"Confessions of an English Opium-Eater" by Thomas De Quincey

Estas memorias sobre la adicción provocaron un gran revuelo en la época por su crudo relato de los efectos de la droga sobre la mente humana. Una obra pionera para diversas corrientes como el romanticismo o el psicoanálisis.

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In 1821 one of the most authoritative and eloquent accounts of drug addiction in English history was published anonymously in The London Magazine. Thomas De Quincey’s Confessions of an English Opium-Eater describes the author’s dependence on laudanum, an alcoholic solution containing opium, and its effects on his physical and mental states.


De Quincey wrote the autobiographical Confessions in the backroom of a London pub, where he was hiding from debt collectors. The text, of around one-hundred pages, was sent off to the magazine in a rush; stains on the paper were later revealed to be coffee, and not opium as popularly believed! Confessions was initially published in two instalments. It was an instant hit, and a book version appeared the following year. De Quincey begins the book by stating his intentions:

“I trust that it will prove, not merely an interesting record, but, in a considerable degree, useful and instructive. In that hope it is, that I have drawn it up: and that must be my apology for breaking through that delicate and honourable reserve, which, for the most part, restrains us from the public exposure of our own errors and infirmities.”

Confío en que, vista la aplicación que le doy, será no sólo un relato interesante sino también útil e instructivo en grado considerable. Con esa esperanza lo he redactado y esa será mi disculpa por romper la reserva delicada y honorable que, por lo general, nos impide mostrar en público los propios errores y debilidades.


In the following section, entitled “Pleasures of Opium”, the author explains why he got addicted in the first place. At the time, laudanum was widely prescribed for a range of minor illnesses, from coughs to cramps to diarrhoea. De Quincey revealed just how prolific its recreational use was: mill workers, poets, and politicians all depended on it.
De Quincey provides his own backstory: the son of a successful Manchester merchant who died when he was young, he ran away from school and spent time destitute in London. He returned home and went to Oxford University. It was here, in 1804, that De Quincey used laudanum for the first time, to relievetoothache.

“I took it: — and in an hour, oh! Heavens! what a revulsion! what an upheaving, from its lowest depths, of the inner spirit! what an apocalypse of the world within me!”

Lo tomé, y, una hora más tarde, ¡oh cielos!, ¡qué cambio tan repentino!, ¡cómo se elevó, desde las más hondas simas, el espíritu interior!, ¡qué apocalipsis del mundo dentro de mí!.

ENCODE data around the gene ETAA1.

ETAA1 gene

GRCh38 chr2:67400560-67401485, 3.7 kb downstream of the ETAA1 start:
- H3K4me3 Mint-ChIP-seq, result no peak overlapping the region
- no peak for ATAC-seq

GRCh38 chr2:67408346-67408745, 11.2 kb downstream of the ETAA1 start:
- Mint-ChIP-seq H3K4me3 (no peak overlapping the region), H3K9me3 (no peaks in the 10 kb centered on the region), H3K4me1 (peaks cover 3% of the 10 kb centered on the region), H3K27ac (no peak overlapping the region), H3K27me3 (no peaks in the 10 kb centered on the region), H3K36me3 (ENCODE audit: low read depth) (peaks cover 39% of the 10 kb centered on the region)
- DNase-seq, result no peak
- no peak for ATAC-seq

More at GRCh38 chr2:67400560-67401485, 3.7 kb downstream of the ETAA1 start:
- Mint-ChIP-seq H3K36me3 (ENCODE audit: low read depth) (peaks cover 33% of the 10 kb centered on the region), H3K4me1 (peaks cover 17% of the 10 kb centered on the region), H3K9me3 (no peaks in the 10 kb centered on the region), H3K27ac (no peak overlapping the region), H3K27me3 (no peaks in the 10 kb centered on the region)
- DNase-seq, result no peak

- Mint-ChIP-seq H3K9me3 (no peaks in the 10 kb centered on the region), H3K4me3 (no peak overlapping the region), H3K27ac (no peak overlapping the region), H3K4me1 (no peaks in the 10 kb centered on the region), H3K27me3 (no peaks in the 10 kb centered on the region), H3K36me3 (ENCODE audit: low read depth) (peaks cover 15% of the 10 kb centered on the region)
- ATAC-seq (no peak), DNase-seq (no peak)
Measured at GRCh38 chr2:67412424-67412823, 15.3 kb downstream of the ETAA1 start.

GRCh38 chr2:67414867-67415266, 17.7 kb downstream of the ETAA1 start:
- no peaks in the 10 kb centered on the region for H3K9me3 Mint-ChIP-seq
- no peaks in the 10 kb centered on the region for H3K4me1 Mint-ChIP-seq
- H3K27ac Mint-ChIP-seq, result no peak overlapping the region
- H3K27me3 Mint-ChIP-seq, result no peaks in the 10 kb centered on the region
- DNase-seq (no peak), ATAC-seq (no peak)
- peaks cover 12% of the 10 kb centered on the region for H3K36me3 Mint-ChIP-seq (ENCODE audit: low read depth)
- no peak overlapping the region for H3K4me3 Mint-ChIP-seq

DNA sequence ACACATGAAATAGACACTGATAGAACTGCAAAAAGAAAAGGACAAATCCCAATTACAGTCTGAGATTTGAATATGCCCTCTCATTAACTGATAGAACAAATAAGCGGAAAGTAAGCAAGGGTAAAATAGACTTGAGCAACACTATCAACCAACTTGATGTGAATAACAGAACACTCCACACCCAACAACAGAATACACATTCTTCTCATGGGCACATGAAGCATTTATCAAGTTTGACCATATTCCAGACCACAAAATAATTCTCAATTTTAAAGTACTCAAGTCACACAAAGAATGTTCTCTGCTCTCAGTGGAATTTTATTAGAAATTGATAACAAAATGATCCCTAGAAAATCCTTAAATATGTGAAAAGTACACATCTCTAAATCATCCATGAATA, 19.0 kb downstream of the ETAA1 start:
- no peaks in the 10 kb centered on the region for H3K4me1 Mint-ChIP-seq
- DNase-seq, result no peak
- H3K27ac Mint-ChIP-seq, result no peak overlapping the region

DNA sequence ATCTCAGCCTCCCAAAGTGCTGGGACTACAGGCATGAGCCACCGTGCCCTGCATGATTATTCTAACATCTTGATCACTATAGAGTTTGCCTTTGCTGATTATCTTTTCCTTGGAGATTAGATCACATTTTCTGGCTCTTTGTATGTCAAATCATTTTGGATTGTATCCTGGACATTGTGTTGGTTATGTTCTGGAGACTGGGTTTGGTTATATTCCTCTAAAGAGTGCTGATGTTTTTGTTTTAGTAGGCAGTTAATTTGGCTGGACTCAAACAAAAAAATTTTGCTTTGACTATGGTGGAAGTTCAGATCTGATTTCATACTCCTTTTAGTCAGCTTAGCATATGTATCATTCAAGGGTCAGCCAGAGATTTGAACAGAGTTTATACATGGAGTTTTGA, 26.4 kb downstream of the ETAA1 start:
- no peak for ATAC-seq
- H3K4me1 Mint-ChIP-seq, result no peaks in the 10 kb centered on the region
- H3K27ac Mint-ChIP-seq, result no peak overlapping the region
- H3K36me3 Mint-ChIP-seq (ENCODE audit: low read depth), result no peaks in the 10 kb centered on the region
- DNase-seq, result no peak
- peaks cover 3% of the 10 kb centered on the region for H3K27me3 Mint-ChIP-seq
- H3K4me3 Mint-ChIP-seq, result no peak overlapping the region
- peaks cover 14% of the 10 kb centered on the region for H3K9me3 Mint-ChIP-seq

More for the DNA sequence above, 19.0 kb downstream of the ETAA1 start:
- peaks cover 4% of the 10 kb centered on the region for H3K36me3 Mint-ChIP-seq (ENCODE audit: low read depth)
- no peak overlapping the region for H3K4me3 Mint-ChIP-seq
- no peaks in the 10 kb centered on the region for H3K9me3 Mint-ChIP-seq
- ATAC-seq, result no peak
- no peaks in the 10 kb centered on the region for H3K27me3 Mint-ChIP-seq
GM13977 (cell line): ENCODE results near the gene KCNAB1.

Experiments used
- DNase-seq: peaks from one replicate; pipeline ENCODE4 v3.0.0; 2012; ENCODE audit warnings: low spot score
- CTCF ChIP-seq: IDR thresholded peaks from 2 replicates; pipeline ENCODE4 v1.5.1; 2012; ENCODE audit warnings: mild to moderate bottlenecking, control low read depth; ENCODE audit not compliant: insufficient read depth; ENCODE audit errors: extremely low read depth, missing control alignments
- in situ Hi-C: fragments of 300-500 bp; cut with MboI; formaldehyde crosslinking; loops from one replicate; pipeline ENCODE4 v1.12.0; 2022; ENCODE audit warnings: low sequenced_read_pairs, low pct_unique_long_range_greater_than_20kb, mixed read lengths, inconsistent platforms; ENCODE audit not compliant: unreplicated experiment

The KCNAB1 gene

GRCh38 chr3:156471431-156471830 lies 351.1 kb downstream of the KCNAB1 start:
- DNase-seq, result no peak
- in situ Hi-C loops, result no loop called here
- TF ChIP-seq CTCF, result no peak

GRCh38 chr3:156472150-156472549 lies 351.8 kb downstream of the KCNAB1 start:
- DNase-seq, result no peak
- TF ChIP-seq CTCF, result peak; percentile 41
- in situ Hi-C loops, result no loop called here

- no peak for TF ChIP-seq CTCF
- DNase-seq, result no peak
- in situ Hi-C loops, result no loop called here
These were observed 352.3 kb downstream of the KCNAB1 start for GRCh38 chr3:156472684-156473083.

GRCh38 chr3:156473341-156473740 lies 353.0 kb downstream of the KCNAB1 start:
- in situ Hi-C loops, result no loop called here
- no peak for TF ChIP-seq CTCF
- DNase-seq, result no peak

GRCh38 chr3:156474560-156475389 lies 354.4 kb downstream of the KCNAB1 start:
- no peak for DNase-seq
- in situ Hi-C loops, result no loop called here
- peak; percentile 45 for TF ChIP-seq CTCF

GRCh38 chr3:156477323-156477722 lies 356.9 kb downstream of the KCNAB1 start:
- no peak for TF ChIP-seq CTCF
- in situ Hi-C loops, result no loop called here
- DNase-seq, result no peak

De Quincey, who had soon dropped out of university too, suffered terrible stomach aches which led to increased doses and addiction to laudanum. He claims that his emotional state and “philosophical” character made him particularly prone to the drug. He compares opium favourably to alcohol, saying the former brought clarity and stimulated his mind — at least, at first.

“Oh! just, subtle, and mighty opium! that to the hearts of poor and rich alike, for the wounds that will never heal, and for ‘the pangs that tempt the spirit to rebel,’ bringest an assuaging balm; eloquent opium! that with thy potent rhetoric stealest away the purposes of wrath; and to the guilty man, for one night givest back the hopes of his youth, and hands washed pure of blood…”

¡Oh justo, sutil y poderoso opio! que a los corazones de ricos y pobres, a las heridas que no cierran y a «los tormentos que tientan al espíritu con la rebelión» traes un bálsamo que apacigua: opio elocuente que con tu fuerte retórica deshaces las victorias de la ira; que durante una noche devuelves al culpable las esperanzas de la juventud y le lavas la sangre de las manos...


In the following section, “The Pains of Opium”, De Quincey recounts its awful effects. Opium leaves one physically immobile, he admits. His most alarming passages, however, are those describing his drug-induced “waking dreams”. At a time when the British Empire was at the pinnacle of its power, the author suffered nightmares mixing up terrifying fantastical images of “the Orient”.

“The unimaginable horror which these dreams of oriental imagery, and mythological tortures, impressed upon me… I was stared at, hooted at, grinned at, chattered at, by monkeys, by paroquets, by cockatoos… I was buried, for a thousand years, in stone coffins, with mummies and sphinxes, in narrow chambers at the heart of eternal pyramids.”

El horror inconcebible que me inspiran esos sueños de imaginería oriental, esas torturas mitológicas... Monos, papagayos, cacatúas me miraban fijamente parloteando, gruñendo, chillando... Fui sepultado durante mil años en féretros de piedra, junto a momias y esfinges, en las cámaras estrechas que cierran en su corazón las negras pirámides.


De Quincey ends Confessions by suggesting he has overcome his addiction. In fact, he remained dependent on laudanum for the rest of his life. While Confessions is subjective and parts of it are probably invented, the social implications of the text are profound. It immediately provoked debate on the causes of opiate use, dependence and withdrawal techniques, topics that remain relevant today. The book also gave rise to countless journalistic and literary accounts that explore recreational drug use or addiction in a variety of ways.

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